“Foreign Games” meant anything that could be construed to be English, or indeed Scottish and as such obviously included Association Football which may have put the ageing Davitt in an awkward situation. The club have also had many prominent Irish players and managers associated with them throughout their long history; men such as Neil Lennon, Seán Fallon, Martin O’Neill and Packie Bonner, while even the likes of Roy and Robbie Keane have had brief Celtic cameos during their careers. In terms of ownership Irish businessman Dermot Desmond is the club’s largest individual shareholder. The early successes of Celtic helped prove that imitation was the sincerest form of flattery as in 1891 a group of Belfast sports enthusiasts from the Falls Road area formed Belfast Celtic F.C. Their early Chairman James Keenan noting that they chose their name “after our Glasgow friends, and that our aim should be to imitate them in their style of play, win the Irish Cup, and follow their example, especially in the cause of Charity.”

While all of this provides a strong basis for the popularity of the club in Ireland the other major aspect is of course that Celtic have been successful, from being the first British winners of the European Cup in 1967 to their 47 Scottish League titles theirs is a level of dominance, at least at domestic level, that is rarely seen. While as recently as the 2002-03 season Celtic reached the final of the UEFA Cup the fortunes of the club and the Scottish League in general have struggled recently when it has come to progress at European level. Despite this, support remains strong for the club in Ireland and their presence ubiquitous. Celtic flags and banners fly from Dublin city pubs while a musical treatment of Celtic’s history plays at present in one of the city’s most prominent theatres. In the commemorations to mark the centenary of the 1916 Rising the imagery of Celtic has been invoked as somewhat apocryphally one can purchase a “replica” Celtic jersey emblazoned with the name “Connolly” where once a Magners cider logo appeared. A reference to the Scottish born labour activist James Connolly who was among the leaders of the Rising; son of Irish immigrants he was born in the Cowgate area of Edinburgh and was a passionate Hibernian fan.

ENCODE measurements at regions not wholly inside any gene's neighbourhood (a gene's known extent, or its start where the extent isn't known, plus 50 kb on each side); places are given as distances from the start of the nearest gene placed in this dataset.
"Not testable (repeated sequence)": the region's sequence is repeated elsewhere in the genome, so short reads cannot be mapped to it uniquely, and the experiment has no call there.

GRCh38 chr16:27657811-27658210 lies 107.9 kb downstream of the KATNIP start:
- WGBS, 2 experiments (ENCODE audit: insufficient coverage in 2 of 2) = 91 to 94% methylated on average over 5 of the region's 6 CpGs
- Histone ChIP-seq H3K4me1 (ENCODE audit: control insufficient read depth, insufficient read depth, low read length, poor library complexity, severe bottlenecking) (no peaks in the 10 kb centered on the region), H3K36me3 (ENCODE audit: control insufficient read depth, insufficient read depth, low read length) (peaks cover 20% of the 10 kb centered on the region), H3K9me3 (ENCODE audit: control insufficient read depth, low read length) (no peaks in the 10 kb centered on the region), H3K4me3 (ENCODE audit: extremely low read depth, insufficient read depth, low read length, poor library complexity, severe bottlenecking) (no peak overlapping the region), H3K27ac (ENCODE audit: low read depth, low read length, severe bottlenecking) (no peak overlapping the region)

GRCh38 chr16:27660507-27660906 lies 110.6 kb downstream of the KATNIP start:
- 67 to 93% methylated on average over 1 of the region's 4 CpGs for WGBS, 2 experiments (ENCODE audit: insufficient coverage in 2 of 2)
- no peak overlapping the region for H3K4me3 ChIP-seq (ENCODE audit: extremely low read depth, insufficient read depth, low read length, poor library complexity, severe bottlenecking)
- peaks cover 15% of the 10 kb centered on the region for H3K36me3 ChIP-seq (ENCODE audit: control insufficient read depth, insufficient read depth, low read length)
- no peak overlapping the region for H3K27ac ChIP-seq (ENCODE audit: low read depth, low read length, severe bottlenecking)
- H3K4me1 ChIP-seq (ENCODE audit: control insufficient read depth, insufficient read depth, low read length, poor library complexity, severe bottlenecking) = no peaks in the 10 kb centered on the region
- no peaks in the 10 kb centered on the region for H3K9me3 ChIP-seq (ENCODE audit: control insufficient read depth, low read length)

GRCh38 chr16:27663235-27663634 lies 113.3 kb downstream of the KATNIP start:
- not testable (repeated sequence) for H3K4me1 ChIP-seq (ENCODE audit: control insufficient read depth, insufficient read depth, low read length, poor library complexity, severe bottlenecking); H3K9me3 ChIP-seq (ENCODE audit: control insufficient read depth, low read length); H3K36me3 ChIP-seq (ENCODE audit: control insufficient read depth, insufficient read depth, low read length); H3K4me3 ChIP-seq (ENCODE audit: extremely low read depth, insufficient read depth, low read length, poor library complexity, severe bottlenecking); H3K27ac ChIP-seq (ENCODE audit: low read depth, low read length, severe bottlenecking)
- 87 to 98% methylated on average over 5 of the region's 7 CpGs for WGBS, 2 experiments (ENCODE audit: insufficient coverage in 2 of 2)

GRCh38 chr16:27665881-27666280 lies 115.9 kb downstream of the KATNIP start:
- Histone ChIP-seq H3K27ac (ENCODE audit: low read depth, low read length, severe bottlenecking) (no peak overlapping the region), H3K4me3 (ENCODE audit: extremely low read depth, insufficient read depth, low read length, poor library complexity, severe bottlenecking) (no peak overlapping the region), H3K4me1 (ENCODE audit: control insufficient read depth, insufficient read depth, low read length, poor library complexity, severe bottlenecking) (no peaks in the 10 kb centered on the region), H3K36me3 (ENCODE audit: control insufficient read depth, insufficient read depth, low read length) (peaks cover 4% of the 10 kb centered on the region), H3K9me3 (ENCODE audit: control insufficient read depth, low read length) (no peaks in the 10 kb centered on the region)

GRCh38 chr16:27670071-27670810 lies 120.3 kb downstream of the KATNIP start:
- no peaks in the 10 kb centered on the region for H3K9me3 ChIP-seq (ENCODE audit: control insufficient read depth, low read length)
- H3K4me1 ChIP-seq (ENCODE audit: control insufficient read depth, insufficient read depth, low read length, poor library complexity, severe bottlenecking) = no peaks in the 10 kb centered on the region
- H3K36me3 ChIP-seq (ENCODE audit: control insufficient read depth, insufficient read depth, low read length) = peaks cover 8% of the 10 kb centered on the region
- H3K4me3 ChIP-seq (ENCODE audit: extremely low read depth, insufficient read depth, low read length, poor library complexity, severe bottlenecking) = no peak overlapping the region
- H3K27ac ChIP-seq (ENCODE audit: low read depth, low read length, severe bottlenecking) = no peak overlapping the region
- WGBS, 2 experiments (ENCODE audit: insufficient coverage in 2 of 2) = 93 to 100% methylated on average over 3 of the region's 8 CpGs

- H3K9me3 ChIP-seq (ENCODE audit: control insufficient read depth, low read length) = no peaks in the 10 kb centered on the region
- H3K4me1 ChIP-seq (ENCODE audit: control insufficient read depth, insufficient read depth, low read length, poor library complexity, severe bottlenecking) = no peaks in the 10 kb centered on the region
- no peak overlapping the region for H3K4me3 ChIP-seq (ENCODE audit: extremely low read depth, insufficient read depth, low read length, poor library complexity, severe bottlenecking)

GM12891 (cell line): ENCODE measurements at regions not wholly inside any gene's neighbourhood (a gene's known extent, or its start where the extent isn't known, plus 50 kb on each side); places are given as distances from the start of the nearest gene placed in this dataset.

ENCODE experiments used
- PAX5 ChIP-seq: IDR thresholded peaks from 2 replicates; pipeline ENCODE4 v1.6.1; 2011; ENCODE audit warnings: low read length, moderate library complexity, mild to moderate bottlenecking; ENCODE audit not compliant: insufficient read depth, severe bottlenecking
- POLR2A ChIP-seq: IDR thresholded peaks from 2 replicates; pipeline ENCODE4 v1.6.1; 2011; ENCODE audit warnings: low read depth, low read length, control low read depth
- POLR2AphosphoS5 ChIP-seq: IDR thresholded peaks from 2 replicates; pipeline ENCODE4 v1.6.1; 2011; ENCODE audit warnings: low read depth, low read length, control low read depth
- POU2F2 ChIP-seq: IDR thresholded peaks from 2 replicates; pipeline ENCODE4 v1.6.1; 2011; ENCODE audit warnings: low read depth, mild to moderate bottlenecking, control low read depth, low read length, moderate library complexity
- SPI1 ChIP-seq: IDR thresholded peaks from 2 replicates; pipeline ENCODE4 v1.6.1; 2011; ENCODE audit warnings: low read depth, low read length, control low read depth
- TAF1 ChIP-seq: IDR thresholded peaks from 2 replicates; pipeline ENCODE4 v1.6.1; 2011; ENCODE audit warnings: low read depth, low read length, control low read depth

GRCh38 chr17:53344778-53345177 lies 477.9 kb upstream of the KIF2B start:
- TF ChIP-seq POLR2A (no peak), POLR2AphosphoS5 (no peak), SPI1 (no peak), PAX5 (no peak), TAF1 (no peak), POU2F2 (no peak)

Celtic collage
“Celtic the Musical” in Dublin’s Gaiety Theatre, an Irish tricolour next to a Celtic Flag at a restaurant in Temple Bar, a “replica” Celtic jersey featuring the name of executed 1916 leader James Connolly.

The stories of Fionn and Benandonner, the competing giants of Ireland and Scotland remain prominent stories in Irish folklore however they enjoyed a new lease of life in the 18th Century when Scottish poet James Macpherson compiled and re-framed the ancient myths into a book of poetry. The publication of his work was a literary sensation at the time but also caused debate and controversy as Irish historians felt their literature and history were being appropriated. The truth is that as we’ve seen with the historic patterns of movement and the shared culture between the two islands; from 6th Century monks to the Ulster plantations and the Famine migrations of the mid 19th Century, the two nations share far more similarities than some political groups and indeed football fans would care to admit. It was from Scotland that the original Irish football organisers took their inspiration but even by that stage the Irish in Scotland were already creating clubs that would help to dominate the Scottish football landscape. In a confused and confusing identity relationship it becomes hard to separate the interwoven strands of our social and sporting DNA. Where the Irish ends and the Scottish begins.

This article originally appeared in the Football Pink issue 14, they’re a great publication and well worth a subscription.